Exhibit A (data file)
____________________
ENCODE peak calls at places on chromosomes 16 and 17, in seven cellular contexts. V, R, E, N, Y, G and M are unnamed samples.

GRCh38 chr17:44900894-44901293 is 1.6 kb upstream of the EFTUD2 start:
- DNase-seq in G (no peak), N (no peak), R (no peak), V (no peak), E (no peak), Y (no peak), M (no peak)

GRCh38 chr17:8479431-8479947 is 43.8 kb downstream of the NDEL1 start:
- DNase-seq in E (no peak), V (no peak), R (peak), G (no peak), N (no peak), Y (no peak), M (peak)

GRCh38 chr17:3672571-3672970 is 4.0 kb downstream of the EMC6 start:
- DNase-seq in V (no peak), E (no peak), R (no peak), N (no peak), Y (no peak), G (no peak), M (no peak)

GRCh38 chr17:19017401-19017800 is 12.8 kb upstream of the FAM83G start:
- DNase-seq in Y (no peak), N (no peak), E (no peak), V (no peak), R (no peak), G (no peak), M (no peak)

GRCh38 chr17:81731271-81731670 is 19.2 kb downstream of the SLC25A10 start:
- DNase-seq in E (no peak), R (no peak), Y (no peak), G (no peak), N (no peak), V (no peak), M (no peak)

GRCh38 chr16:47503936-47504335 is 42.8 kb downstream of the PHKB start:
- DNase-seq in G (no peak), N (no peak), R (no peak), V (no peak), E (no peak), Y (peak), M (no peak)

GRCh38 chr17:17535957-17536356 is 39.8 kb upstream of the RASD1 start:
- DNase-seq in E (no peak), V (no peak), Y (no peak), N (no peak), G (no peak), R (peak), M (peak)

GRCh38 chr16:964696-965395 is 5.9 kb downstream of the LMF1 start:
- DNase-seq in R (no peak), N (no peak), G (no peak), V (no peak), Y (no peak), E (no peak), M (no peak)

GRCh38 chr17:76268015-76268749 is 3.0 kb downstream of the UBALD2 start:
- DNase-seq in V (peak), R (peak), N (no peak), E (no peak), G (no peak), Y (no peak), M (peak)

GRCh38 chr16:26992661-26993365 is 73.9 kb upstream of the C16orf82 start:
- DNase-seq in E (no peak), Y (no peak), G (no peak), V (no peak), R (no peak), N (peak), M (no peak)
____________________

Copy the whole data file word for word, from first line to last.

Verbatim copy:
ENCODE peak calls at places on chromosomes 16 and 17, in seven cellular contexts. V, R, E, N, Y, G and M are unnamed samples.

GRCh38 chr17:44900894-44901293 is 1.6 kb upstream of the EFTUD2 start:
- DNase-seq in G (no peak), N (no peak), R (no peak), V (no peak), E (no peak), Y (no peak), M (no peak)

GRCh38 chr17:8479431-8479947 is 43.8 kb downstream of the NDEL1 start:
- DNase-seq in E (no peak), V (no peak), R (peak), G (no peak), N (no peak), Y (no peak), M (peak)

GRCh38 chr17:3672571-3672970 is 4.0 kb downstream of the EMC6 start:
- DNase-seq in V (no peak), E (no peak), R (no peak), N (no peak), Y (no peak), G (no peak), M (no peak)

GRCh38 chr17:19017401-19017800 is 12.8 kb upstream of the FAM83G start:
- DNase-seq in Y (no peak), N (no peak), E (no peak), V (no peak), R (no peak), G (no peak), M (no peak)

GRCh38 chr17:81731271-81731670 is 19.2 kb downstream of the SLC25A10 start:
- DNase-seq in E (no peak), R (no peak), Y (no peak), G (no peak), N (no peak), V (no peak), M (no peak)

GRCh38 chr16:47503936-47504335 is 42.8 kb downstream of the PHKB start:
- DNase-seq in G (no peak), N (no peak), R (no peak), V (no peak), E (no peak), Y (peak), M (no peak)

GRCh38 chr17:17535957-17536356 is 39.8 kb upstream of the RASD1 start:
- DNase-seq in E (no peak), V (no peak), Y (no peak), N (no peak), G (no peak), R (peak), M (peak)

GRCh38 chr16:964696-965395 is 5.9 kb downstream of the LMF1 start:
- DNase-seq in R (no peak), N (no peak), G (no peak), V (no peak), Y (no peak), E (no peak), M (no peak)

GRCh38 chr17:76268015-76268749 is 3.0 kb downstream of the UBALD2 start:
- DNase-seq in V (peak), R (peak), N (no peak), E (no peak), G (no peak), Y (no peak), M (peak)

GRCh38 chr16:26992661-26993365 is 73.9 kb upstream of the C16orf82 start:
- DNase-seq in E (no peak), Y (no peak), G (no peak), V (no peak), R (no peak), N (peak), M (no peak)